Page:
Poem by Emma Lazarus
Paris, from throats of iron, silver, brass,
Joy-thundering cannon, blent with chiming bells,
And martial strains, the full-voiced pæan swells.
The air is starred with flags, the chanted mass
Throngs all the churches, yet the broad streets swarm
With glad-eyed groups who chatter, laugh, and pass,
In holiday confusion, class with class.
And over all the spring, the sun-floods warm!
In the Imperial palace that March morn,
The beautiful young mother lay and smiled;
For by her side just breathed the Prince, her child,
Heir to an empire, to the purple born,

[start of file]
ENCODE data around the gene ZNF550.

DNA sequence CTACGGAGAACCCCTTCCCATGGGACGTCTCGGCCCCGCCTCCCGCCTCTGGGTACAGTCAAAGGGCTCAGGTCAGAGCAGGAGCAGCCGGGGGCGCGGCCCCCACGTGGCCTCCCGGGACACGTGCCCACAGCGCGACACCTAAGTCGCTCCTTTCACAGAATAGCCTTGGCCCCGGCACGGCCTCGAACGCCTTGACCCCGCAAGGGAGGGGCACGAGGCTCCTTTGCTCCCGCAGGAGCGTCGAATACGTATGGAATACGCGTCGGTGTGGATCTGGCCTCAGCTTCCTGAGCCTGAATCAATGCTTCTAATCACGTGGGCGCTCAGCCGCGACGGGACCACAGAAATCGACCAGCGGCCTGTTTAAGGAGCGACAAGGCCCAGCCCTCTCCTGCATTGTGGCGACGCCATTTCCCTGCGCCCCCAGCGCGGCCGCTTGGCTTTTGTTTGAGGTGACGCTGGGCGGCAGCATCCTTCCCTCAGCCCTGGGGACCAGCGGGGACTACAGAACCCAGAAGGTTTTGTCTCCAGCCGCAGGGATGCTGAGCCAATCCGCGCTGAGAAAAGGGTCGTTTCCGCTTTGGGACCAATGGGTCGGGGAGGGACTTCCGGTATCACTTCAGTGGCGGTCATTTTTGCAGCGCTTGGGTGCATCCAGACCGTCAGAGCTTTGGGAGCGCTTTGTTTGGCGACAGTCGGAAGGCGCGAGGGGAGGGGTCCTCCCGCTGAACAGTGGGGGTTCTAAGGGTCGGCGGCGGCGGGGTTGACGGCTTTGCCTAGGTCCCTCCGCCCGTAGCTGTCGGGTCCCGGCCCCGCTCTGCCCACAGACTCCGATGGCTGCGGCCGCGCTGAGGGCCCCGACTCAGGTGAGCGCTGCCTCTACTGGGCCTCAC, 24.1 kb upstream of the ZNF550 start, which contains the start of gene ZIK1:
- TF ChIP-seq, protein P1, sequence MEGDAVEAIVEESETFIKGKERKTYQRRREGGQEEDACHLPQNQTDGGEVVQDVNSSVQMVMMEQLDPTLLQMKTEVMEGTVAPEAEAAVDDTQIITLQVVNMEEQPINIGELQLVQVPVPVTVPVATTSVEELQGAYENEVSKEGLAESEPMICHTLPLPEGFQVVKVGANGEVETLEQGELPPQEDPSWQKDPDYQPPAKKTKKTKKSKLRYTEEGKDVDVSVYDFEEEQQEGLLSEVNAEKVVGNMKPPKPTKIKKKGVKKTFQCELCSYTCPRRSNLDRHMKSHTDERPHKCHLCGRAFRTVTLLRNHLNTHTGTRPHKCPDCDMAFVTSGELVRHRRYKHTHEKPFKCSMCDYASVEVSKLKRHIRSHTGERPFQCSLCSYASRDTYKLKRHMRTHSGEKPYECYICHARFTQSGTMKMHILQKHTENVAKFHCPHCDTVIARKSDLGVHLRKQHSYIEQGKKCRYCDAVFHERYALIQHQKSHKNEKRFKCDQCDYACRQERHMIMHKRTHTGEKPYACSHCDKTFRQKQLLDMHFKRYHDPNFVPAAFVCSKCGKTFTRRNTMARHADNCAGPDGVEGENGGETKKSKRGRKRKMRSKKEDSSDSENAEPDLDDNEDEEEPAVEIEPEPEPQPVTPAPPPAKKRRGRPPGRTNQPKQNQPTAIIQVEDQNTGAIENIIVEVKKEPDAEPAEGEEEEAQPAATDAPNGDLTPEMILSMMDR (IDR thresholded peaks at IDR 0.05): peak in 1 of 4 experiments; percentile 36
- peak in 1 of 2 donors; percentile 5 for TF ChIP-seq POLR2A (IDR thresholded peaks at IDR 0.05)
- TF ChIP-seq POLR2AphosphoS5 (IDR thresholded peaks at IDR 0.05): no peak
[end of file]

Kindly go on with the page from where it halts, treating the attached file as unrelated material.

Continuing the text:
Crowned with the Titan's name that stirs the heart
Like a blown clarion--one more Bonaparte.
Born to the purple, lying stark and dead,
Transfixed with poisoned spears, beneath the sun
Of brazen Africa! Thy grave is one,
Fore-fated youth (on whom were visited
Follies and sins not thine), whereat the world,
Heartless howe'er it be, will pause to sing
A dirge, to breathe a sigh, a wreath to fling
Of rosemary and rue with bay-leaves curled.
Enmeshed in toils ambitious, not thine own,
Immortal, loved boy-Prince, thou tak'st thy stand
With early doomed Don Carlos, hand in hand
With mild-browed Arthur, Geoffrey's murdered son.
Louis the Dauphin lifts his thorn-ringed head,
And welcomes thee, his brother, 'mongst the dead.
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